• AOC: Philosophy of Mind (esp. Philosophy of Emotions), Feminist Philosophy

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Fynn Niklas Lichtenberg, B.A.

Student assistant



Research Projects

New Research Project (2023-2024): "Iconoclasm – How to make women in philosophy more visible and establish new role models"

After a successful grant application at the BMBF, Michaela Rehm and Ariane Schneck are part of the project “Iconoclasm – How to make women in philosophy more visible and establish new role models.” In the project, interdisciplinary teams from seven German universities aim to increase the visibility of women in philosophy and in so doing work against the underrepresentation of women in the field. The part of the project based in Bielefeld, “New Voices in the Canon,” concerns how to better highlight the contributions of women not only in philosophical research but also in teaching philosophy. Is it enough to merely add individual female thinkers to the existing syllabi? Or, when we critically reflect on the so-called “canon,” should we consider not just which figures to include but also which topics are taught? How can we best integrate the contributions of women thinkers? A conference in Bielefeld at the beginning of May 2023 (see below) will mark the beginning of the 12-month research project. It will also include an academic publication on the topic, as well as the development of material aimed at a broader audience, e. g. a podcast series about the project.

Link to website of Innovative Frauen im Fokus

Link to the project: "Iconoclasm – How to make women in philosophy more visible and establish new role models"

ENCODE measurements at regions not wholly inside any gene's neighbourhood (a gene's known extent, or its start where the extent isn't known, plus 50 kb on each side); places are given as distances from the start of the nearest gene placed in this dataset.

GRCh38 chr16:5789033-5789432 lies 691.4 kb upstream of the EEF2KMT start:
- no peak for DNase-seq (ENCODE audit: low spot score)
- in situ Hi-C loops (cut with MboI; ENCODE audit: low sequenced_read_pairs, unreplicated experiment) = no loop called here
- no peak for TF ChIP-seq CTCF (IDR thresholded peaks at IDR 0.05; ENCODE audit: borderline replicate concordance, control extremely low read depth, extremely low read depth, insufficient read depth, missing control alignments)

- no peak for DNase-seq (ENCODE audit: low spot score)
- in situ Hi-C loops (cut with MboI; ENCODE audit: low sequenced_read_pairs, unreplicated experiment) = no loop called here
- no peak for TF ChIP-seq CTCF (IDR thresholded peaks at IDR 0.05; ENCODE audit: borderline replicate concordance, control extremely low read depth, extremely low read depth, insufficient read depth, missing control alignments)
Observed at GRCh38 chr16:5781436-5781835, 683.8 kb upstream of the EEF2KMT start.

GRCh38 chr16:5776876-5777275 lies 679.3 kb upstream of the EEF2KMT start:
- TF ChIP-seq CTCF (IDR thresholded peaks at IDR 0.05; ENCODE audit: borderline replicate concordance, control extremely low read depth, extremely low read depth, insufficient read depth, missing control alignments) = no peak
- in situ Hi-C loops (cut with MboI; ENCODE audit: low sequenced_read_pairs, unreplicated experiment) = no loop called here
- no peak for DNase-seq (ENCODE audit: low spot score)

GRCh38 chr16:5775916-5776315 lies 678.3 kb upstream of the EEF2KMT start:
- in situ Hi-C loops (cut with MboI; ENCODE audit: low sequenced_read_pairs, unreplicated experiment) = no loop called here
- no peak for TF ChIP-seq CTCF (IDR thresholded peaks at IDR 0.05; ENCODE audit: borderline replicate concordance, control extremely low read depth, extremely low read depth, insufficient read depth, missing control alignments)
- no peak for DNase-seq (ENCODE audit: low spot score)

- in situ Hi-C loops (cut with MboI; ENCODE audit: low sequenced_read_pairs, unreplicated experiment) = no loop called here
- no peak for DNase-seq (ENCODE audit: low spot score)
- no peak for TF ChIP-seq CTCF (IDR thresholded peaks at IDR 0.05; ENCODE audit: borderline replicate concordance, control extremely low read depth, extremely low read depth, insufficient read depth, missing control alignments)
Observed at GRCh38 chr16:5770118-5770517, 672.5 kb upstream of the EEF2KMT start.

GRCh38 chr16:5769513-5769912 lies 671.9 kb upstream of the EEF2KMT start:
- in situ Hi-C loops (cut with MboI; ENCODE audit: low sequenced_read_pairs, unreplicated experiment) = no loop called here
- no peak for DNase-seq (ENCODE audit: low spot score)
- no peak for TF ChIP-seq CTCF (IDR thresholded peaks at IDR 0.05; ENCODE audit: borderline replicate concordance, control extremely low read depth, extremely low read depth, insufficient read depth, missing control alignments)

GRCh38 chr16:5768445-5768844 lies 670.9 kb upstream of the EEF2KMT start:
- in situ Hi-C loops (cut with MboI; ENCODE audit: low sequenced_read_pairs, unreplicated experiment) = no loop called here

Conference: "Increasing Women Philosophers’ Visibility: How and Why?"

On May 3rd 2023, Michaela Rehm and Ariane Schneck will host a conference on "Increasing Women Philosophers' Visibility: How and Why?". The conference is part of the BMBF-project "Iconoclasm – How to make women in philosophy more visible and establish new role models" and will take place at the Center for Interdisciplinary Research (ZiF) at Bielefeld University. Everyone who is interested in how to change the so-called "canon," especially in teaching (but also in research), is cordially invited to join the conference in person in Bielefeld or participate online via Zoom. The speakers are Daniel James (TU Dresden), Sarah Hutton (York), and Lisa Shapiro (McGill). For further details and registration please contact


Wednesday, May 3rd, 2023 (all times are CET)

9.30-10.30 am: Introduction and talk Sophia Hohmann (Bielefeld University, in-person): "Making women visible in philosophy: On the contradictions of an inclusive canon"

10.30-11 am: Coffee Break

11 am-12.30 pm: Talk Daniel James (TU Dresden, in-person): "Narrative, Ignorance, and the History of Philosophy: Lessons from Feminist Philosophy of Science"

12.30-2 pm: Lunch

2-3.30 pm: Talk Sarah Hutton (University of York, in-person): “Women, Philosophy, and the Classroom: The Lessons of History”

3.30-4 pm: Coffee Break

4-5.30 pm: Talk Lisa Shapiro (McGill University, online): "How to Change a Canon”

6.30 pm: Dinner